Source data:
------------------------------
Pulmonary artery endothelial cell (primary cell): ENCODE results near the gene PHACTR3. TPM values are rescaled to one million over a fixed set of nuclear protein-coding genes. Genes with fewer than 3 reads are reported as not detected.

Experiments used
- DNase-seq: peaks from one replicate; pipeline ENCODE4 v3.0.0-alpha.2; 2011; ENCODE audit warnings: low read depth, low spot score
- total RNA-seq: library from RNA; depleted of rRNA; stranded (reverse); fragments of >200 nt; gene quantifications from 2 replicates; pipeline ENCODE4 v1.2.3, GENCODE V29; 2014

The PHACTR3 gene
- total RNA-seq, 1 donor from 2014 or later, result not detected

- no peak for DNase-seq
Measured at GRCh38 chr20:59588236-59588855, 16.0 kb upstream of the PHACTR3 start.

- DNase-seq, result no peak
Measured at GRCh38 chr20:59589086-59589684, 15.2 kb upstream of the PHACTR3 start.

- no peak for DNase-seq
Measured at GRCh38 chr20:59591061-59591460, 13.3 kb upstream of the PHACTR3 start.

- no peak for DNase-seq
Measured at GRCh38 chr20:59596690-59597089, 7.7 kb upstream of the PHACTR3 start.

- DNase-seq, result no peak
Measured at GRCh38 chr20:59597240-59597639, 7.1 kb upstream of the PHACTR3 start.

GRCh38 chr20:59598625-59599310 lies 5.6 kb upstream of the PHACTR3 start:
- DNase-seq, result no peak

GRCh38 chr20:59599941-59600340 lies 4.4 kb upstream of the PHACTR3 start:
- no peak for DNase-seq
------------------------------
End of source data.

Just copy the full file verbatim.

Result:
Pulmonary artery endothelial cell (primary cell): ENCODE results near the gene PHACTR3. TPM values are rescaled to one million over a fixed set of nuclear protein-coding genes. Genes with fewer than 3 reads are reported as not detected.

Experiments used
- DNase-seq: peaks from one replicate; pipeline ENCODE4 v3.0.0-alpha.2; 2011; ENCODE audit warnings: low read depth, low spot score
- total RNA-seq: library from RNA; depleted of rRNA; stranded (reverse); fragments of >200 nt; gene quantifications from 2 replicates; pipeline ENCODE4 v1.2.3, GENCODE V29; 2014

The PHACTR3 gene
- total RNA-seq, 1 donor from 2014 or later, result not detected

- no peak for DNase-seq
Measured at GRCh38 chr20:59588236-59588855, 16.0 kb upstream of the PHACTR3 start.

- DNase-seq, result no peak
Measured at GRCh38 chr20:59589086-59589684, 15.2 kb upstream of the PHACTR3 start.

- no peak for DNase-seq
Measured at GRCh38 chr20:59591061-59591460, 13.3 kb upstream of the PHACTR3 start.

- no peak for DNase-seq
Measured at GRCh38 chr20:59596690-59597089, 7.7 kb upstream of the PHACTR3 start.

- DNase-seq, result no peak
Measured at GRCh38 chr20:59597240-59597639, 7.1 kb upstream of the PHACTR3 start.

GRCh38 chr20:59598625-59599310 lies 5.6 kb upstream of the PHACTR3 start:
- DNase-seq, result no peak

GRCh38 chr20:59599941-59600340 lies 4.4 kb upstream of the PHACTR3 start:
- no peak for DNase-seq